This hunting might not be for everyone.  Sometimes I am not sure that it’s for me.  Together my dad and I have hunted bear, caribou, deer, moose, pheasant, ducks, and geese.  When I was ten we were hunting ducks and stumbled upon a porcupine high in a tree. He wanted me to shoot it.  So, I did.  It was the first thing I killed.  I just wanted to tell it I was sorry.  And, in some way I was proud.   Hunting can be a mixed bag of emotions for a girl. It took me a while to understand that hunting is not about killing.  My father had to teach me that.  It’s about making memories and being together in circumstances and places that are unpredictable, thrilling and sometimes discouraging.  It’s how you weather the hunt together.  It’s how you show regard and reverence when you do make a kill and when you don’t.  Truth be known, I have come to love the thrill of the hunt just like him.

I sense sweet winter stillness between the bawling dying rabbit calls.  There is no movement anywhere and I can see my breath.  I have on a camouflage head net and I can barely see out because this is the garb you wear hiding from yotes.  It is the official disguise.  When we hunt I do whatever my dad tells me to do.  I am an independent forty four year old woman but in the field I let my independence go.

I feel protected with my dad.  He has guided me through a lot of unfamiliar territory.  Every step I take with him on a hunting trip I feel like I am being guided.  I entrust him with my safety and I succumb to following.  Following, in many respects, is not my nature but in the great outdoors with him I enjoy this dynamic.  It fills me with humility and pride at the same time.  He has been my hunting guide and my life’s guide, whether we take a trophy or not.

Sitting with him in this quiet closeness I am present to life’s seasons, including ours.   I notice that he tells some stories twice. I notice that he is more patient with life and I notice that he is gentle.   In the stillness without the world chirping in my ear I can take in the quiet.  I can take in the day and I have time to notice the beauty of small details like the rust colored lichen on the bottom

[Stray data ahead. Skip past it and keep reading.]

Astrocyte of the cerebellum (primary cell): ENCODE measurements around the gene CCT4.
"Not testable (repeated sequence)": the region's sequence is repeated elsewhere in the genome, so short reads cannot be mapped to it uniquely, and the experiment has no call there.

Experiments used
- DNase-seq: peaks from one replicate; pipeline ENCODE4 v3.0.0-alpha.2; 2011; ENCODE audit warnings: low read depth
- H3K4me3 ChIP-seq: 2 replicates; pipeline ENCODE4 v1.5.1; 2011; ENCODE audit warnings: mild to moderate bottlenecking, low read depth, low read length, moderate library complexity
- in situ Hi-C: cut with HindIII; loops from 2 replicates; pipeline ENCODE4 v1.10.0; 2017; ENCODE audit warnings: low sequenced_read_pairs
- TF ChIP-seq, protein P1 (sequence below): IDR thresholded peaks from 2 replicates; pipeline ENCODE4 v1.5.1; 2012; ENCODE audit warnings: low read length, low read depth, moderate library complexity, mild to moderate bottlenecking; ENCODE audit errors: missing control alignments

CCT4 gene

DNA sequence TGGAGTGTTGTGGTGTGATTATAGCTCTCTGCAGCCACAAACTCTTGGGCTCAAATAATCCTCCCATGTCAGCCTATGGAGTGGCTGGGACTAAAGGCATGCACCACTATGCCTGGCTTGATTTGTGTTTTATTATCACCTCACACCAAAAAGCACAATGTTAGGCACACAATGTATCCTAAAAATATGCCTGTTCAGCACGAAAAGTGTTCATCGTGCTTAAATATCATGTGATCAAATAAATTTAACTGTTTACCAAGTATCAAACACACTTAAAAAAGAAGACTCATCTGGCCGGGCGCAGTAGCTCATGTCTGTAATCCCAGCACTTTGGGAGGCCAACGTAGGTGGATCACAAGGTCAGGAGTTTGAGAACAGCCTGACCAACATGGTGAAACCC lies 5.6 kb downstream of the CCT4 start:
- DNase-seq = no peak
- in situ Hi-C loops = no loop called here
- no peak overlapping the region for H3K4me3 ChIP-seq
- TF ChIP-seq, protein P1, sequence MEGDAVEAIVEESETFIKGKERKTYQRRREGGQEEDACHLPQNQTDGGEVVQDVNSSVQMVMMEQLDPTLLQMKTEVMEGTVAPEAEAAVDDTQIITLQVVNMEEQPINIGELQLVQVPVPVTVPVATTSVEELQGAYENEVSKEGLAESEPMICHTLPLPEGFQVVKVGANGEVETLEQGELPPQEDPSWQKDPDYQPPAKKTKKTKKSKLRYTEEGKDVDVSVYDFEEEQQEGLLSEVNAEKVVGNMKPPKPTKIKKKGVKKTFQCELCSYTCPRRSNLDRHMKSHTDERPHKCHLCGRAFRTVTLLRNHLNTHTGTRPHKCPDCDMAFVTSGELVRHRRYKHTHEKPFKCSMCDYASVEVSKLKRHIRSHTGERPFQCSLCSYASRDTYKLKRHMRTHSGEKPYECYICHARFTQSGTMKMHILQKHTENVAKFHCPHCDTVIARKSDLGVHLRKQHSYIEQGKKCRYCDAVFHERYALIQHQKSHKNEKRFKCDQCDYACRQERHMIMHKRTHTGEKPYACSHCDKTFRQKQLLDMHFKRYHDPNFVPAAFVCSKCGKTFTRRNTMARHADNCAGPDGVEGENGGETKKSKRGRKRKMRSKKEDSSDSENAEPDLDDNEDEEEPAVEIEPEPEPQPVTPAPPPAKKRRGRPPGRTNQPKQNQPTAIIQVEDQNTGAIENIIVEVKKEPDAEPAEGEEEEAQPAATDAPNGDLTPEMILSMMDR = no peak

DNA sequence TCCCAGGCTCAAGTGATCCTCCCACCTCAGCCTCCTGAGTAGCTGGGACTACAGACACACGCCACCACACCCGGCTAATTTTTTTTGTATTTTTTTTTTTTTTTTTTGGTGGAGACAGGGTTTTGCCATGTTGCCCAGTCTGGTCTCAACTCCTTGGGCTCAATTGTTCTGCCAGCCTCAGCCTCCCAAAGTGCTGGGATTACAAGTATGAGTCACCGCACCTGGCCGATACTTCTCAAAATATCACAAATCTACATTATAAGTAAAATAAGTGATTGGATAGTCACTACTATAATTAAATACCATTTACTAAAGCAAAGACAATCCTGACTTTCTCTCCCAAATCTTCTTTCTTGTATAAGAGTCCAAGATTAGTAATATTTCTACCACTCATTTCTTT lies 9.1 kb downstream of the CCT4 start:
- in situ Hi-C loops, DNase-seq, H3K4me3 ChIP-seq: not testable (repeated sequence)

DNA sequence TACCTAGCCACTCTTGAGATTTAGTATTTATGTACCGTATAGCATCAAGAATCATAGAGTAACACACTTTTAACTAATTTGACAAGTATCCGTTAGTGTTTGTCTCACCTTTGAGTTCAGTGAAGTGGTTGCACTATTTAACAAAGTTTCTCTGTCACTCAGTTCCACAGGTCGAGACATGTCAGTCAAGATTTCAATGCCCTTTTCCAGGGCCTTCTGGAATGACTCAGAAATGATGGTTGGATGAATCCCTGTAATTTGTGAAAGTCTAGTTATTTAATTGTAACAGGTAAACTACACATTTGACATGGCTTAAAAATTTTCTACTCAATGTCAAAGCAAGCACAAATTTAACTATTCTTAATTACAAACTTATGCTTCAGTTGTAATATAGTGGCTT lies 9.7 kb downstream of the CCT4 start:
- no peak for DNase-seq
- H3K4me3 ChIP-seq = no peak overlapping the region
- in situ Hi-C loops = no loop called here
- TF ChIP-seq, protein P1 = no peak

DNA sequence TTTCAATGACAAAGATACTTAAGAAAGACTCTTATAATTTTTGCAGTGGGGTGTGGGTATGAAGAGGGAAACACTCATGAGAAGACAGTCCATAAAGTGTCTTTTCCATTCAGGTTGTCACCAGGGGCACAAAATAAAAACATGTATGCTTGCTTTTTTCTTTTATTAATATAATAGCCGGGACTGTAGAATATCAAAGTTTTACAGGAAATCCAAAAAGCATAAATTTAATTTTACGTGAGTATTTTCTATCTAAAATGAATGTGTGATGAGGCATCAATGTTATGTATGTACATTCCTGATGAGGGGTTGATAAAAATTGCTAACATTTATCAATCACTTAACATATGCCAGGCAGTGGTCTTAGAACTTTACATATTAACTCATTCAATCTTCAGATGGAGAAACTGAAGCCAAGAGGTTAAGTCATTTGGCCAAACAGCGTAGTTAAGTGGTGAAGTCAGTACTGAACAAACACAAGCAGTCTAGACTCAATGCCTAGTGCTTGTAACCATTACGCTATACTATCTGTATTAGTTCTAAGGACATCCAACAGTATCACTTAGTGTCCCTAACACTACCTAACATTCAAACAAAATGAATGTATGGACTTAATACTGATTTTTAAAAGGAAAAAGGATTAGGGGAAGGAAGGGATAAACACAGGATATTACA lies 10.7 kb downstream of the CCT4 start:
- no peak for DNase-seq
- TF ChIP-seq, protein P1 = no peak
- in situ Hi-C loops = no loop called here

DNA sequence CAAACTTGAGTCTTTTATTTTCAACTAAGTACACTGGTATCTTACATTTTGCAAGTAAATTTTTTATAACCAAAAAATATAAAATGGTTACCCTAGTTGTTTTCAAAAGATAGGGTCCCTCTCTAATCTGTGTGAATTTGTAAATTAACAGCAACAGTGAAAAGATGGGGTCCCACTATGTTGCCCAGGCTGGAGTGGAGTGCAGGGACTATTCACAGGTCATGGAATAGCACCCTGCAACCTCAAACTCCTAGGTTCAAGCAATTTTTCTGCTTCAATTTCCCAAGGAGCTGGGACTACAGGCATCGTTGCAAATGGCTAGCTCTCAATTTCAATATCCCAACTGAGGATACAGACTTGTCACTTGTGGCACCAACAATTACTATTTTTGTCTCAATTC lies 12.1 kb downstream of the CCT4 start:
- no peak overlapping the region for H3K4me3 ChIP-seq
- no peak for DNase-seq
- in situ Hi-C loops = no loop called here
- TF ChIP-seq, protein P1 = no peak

of the sagebrush.  I notice the seriousness of this hunt for my dad. And, I notice when he lets out a disappointing “ugh” when the coyotes don’t run to our call.  I think to myself how much he wants this hunt to be a success. He wants me to think he is a “good guide” and he wants us to take home a story about today.  Perhaps, a story about tracking down a cat with his daughter. Sunset was on its way and signaled us to call it a day.  It’s hard to give up when you’ve been skunked.  But we were out of daylight and couldn’t stay for another “ten minutes”. We threw our guns over our shoulders and headed the mile back to the truck.  There was just the sound of the top layer of snow crunching beneath my clunky snow boots as I walked ahead of my dad.   I began to worry about getting my truck stuck on our way out.  With each step I was taking back on the cares of the world.  It was my turn to guide my dad safely home.  And then, suddenly, I just turned around and said “I love you dad”.  I walked back and gave him a big hug.  Gun to gun, camo to camo.  We might not have found cat tracks, but because of him, in more ways than one, I still believe I will know it when I see it.  And when I find it I sure hope is with me to hunt it down.

 

 

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Fourth of July Blues

(for Dad)

Who are you on the Fourth of July? Pyromaniac? Misty-eyed, singing along with a military choir? Are you throwing candy from a firetruck in a parade? Clapping for ah-ooo-gah and politicians you’ve never heard of and senior citizens who fought in wars before you were born and kids on bikes with red white and blue streamers in their spokes? Are you in a sundress, catching fireflies on a golf course, a Dixieland jazz band in the distance? Drinking your first beer on a beach with a boy a few yards away from a band of laughing suntanned grownups eating fried chicken? Are you lying on your back on an old football blanket gazing up at the firework finale, wishing it wasn’t about to be all over?

Where are you now? Are you getting ready to make the myth come true in fireworks and potato salad, hoisting that flag, setting that picnic table, tapping that keg, digging up some John Phillip Sousa?

Or are you like me: a child inside a grown-up, missing her father like crazy. Missing his sunburned forehead and this dry thick hand holding yours extra hard when the fireworks are like chandeliers in the humid midwestern sky. Maybe his breath smells a little like gin. Maybe he whispers into your ear, “I’m a sucker for the Fourth of July.” Maybe you don’t want to be a grown up. Maybe you just want to be a kid, at home, in the midwest. Maybe you cry on the 4th of July. Dread it, even. Maybe no parade is ever the same without your dad. Maybe sometimes we write to cry because we need to cry. Maybe we can cry through a parade and a firework display and no one will notice for our sunglasses and then the dark night. Maybe holidays without the ones we shared them with as kids don’t have to be happy. And we can call it good. Maybe the poppies popping in the garden are all the fireworks we need.